Application Insights overview
Official documentation section for Application Insights, an extensible Application Performance Management (APM) services, part of the Azure Monitor suite.
Data Warehouse Automation Using dbt on (Azure) SQL Server
DBT (Data Build Tool) is one of the rising stars in the world of data and analytics and is therefore part of every modern data stack these days. In a nutshell, dbt simply takes code, compiles it into SQL and runs it against a data warehouse. This article presents 5 things you should be aware of before adapting dbt on (Azure) SQL Server for automating data warehousing/modeling.
How to build an efficient and modern Data Platform
Instead of building and understanding Data Lakes, Warehouses and Marts independently, they should be liberally integrated within each other. This avoids data silos and simplifies data provisioning.
ReactiveX is a library for composing asynchronous and event-based programs by using observable sequences. It extends the observer pattern to support sequences of data and/or events and adds operators that allow you to compose sequences together declaratively while abstracting away concerns about things like low-level threading, synchronization, thread-safety, concurrent data structures, and non-blocking I/O.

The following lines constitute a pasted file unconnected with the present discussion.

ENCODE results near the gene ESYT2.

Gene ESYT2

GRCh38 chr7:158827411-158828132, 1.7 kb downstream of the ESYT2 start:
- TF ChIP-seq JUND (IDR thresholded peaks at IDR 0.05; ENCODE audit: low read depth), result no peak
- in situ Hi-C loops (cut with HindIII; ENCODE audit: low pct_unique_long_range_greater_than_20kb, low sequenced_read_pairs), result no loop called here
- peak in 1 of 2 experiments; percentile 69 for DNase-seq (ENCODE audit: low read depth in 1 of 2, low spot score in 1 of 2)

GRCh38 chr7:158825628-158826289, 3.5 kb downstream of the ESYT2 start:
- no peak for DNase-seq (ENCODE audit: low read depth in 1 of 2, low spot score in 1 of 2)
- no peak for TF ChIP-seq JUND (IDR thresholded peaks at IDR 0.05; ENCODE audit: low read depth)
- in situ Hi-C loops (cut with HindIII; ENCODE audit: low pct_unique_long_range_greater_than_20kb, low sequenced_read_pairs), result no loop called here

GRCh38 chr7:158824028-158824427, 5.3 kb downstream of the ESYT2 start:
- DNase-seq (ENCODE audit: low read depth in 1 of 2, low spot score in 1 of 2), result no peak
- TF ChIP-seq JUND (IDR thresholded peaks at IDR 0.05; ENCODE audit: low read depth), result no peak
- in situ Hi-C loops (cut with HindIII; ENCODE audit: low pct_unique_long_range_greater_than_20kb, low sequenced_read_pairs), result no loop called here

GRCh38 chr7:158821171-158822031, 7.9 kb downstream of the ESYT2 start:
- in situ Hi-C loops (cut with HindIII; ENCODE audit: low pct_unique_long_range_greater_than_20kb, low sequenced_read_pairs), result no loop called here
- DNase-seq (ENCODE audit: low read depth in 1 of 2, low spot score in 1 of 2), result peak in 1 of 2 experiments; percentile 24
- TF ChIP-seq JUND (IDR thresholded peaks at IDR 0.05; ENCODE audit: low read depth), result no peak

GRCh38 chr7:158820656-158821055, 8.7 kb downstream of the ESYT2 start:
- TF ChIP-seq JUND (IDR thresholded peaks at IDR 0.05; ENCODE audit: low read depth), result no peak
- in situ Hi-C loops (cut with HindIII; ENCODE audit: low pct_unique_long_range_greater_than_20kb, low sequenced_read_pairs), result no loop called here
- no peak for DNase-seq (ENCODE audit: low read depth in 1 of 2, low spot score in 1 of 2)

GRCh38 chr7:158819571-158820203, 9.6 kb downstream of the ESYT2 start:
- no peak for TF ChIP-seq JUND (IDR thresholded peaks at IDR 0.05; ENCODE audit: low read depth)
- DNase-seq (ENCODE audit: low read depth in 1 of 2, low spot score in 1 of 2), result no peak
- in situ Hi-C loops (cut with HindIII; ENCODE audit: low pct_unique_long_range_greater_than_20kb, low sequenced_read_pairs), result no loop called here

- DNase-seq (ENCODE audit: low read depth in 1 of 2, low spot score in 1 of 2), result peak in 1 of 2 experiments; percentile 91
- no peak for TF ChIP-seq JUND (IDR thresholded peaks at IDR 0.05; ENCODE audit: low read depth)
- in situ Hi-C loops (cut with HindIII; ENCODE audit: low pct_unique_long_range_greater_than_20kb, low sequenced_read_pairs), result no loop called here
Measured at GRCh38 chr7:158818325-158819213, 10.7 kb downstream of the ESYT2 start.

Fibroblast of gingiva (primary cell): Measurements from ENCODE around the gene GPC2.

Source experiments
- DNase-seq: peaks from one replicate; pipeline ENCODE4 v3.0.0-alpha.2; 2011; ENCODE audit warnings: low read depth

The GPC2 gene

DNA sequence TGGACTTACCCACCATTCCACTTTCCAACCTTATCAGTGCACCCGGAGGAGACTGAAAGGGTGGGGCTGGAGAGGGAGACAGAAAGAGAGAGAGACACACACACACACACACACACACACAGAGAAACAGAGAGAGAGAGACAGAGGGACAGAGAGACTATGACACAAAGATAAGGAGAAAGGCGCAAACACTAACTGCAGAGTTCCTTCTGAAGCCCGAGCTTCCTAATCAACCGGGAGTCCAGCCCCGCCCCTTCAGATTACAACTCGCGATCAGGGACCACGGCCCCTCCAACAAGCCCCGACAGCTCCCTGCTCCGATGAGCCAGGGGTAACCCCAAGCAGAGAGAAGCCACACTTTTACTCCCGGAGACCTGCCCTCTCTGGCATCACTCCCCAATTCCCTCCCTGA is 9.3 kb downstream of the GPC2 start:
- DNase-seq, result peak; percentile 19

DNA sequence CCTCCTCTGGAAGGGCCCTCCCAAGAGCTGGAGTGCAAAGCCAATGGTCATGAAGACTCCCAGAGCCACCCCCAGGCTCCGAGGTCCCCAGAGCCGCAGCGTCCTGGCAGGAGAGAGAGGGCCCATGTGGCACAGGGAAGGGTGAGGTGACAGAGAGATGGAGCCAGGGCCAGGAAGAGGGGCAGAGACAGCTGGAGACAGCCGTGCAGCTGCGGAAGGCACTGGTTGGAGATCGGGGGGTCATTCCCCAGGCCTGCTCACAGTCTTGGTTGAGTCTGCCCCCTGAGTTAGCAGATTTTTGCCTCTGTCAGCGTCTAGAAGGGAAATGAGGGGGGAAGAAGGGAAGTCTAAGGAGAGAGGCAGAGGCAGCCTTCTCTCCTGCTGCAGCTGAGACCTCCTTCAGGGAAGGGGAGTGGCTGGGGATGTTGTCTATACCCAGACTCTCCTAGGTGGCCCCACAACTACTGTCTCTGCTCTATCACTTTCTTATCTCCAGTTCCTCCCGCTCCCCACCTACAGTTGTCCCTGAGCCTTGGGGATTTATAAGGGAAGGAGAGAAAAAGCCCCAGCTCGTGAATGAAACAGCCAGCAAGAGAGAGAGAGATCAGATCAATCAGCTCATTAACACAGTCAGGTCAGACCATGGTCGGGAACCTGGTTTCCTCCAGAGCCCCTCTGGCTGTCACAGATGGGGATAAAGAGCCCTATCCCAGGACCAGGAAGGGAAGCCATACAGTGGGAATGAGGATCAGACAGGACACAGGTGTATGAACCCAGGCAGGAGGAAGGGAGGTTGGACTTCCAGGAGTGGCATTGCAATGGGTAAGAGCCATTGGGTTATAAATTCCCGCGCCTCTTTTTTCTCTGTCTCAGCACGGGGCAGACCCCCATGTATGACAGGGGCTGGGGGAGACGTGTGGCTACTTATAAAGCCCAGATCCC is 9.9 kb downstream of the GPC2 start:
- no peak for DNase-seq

Reading Proposals Faster with Natural Language Processing
Interesting article about using Natural Language Processing and Machine Learning to automatically classify RFPs (Request for Proposal) and extract relevant data, with potentially large gains in productivity.
Learn Service Meshes using Interactive Browser-Based Scenarios
Katacoda is a really cool e-learning website, owned by O’Reilly. I recently found you can try a bunch of common use cases using different flavors of Service Mesh, without having to install anything on your infrastructure. Great option to get started with these technologies.
And that’s a wrap for the last two weeks. Tomorrow a new week begins.